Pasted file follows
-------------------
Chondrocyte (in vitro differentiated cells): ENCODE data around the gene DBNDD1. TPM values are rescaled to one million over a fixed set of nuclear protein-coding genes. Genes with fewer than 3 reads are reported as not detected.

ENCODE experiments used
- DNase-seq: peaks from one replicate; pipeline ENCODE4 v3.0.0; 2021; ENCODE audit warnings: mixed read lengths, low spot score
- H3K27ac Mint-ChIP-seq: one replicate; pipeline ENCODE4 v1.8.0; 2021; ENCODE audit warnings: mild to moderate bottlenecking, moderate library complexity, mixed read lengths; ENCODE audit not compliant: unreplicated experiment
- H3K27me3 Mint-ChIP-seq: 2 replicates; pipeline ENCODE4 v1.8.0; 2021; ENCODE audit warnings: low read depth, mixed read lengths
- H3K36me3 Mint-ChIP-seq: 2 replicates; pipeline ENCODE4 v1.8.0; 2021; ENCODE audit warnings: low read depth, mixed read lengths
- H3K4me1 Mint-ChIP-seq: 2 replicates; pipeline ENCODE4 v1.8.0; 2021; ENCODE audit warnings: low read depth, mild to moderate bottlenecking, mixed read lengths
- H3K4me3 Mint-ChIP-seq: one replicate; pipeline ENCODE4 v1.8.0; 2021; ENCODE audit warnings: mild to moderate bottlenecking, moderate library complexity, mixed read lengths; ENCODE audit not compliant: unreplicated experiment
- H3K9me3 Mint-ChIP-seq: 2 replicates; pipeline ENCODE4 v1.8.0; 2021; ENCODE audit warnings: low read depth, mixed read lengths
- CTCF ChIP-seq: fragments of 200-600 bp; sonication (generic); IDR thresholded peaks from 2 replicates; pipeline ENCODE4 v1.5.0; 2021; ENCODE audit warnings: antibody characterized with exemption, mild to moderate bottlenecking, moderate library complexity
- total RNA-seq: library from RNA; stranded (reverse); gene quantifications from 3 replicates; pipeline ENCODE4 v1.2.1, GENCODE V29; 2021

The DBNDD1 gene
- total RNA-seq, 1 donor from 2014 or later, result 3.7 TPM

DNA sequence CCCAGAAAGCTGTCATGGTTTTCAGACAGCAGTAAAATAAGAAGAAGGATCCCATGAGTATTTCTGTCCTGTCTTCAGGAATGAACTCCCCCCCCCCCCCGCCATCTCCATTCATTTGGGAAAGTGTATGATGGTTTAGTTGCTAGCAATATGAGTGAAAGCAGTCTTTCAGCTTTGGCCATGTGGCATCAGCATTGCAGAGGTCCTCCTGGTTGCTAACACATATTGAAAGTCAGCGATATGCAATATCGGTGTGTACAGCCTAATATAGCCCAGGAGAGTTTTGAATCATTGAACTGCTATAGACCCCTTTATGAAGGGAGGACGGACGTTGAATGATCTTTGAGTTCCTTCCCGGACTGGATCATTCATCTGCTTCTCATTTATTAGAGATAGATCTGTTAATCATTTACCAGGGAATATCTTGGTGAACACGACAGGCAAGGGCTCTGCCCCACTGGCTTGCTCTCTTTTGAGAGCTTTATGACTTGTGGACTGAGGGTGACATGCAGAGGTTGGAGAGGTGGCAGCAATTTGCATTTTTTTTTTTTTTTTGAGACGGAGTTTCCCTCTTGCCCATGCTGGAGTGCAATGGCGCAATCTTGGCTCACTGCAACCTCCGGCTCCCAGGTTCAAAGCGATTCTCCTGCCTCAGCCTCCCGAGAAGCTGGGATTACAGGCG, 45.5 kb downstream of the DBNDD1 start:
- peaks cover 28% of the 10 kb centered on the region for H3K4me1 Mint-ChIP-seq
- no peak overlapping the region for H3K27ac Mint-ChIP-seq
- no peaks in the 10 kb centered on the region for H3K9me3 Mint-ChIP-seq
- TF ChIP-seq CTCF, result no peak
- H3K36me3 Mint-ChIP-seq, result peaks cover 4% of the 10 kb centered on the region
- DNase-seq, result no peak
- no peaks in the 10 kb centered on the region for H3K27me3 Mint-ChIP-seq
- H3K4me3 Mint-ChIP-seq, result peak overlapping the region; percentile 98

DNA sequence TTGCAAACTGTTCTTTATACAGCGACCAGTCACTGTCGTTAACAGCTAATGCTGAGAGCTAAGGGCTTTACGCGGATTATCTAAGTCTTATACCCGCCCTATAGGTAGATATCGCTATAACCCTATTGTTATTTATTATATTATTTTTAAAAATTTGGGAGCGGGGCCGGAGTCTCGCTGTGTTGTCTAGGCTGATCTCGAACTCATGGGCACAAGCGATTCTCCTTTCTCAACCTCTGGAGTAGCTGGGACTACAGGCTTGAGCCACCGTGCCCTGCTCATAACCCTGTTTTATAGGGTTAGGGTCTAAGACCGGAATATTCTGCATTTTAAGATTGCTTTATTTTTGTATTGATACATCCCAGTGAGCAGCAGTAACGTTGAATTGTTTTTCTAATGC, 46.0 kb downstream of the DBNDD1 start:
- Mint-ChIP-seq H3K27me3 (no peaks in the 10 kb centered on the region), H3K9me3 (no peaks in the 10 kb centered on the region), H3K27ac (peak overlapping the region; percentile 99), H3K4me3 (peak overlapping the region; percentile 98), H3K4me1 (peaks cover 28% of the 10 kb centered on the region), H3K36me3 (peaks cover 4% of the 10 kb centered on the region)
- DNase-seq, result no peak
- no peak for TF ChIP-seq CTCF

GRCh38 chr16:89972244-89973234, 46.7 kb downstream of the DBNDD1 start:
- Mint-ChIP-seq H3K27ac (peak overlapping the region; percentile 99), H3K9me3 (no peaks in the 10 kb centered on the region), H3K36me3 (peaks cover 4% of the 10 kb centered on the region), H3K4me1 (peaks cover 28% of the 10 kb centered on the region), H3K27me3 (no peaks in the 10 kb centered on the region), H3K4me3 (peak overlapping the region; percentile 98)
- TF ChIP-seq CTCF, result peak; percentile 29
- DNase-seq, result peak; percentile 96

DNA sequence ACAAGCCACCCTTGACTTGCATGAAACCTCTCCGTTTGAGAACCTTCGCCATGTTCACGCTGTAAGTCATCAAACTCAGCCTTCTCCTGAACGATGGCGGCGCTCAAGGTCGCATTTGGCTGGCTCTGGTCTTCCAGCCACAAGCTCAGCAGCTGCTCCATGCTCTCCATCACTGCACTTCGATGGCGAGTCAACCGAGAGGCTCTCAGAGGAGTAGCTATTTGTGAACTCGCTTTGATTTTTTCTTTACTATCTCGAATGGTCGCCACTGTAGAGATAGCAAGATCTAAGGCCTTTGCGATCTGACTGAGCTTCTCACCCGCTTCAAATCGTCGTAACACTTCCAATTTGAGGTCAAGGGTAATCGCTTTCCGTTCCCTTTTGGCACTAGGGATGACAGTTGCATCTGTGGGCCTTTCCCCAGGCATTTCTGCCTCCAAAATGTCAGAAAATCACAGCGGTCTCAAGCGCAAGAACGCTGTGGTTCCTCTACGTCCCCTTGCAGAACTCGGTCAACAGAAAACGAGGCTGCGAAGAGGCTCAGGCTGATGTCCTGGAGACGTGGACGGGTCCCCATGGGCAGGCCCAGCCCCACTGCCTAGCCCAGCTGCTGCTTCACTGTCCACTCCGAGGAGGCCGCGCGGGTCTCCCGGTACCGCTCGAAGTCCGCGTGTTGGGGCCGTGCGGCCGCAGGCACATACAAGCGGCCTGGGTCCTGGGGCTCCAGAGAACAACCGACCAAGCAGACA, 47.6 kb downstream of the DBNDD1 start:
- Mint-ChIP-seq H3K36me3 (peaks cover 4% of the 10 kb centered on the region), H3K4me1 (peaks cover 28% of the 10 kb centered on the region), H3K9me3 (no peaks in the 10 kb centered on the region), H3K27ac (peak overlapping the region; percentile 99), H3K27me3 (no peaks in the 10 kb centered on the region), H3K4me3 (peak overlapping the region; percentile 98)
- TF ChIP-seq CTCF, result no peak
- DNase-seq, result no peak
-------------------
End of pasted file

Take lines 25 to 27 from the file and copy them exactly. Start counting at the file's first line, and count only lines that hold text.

- DNase-seq, result no peak
- no peak for TF ChIP-seq CTCF

GRCh38 chr16:89972244-89973234, 46.7 kb downstream of the DBNDD1 start: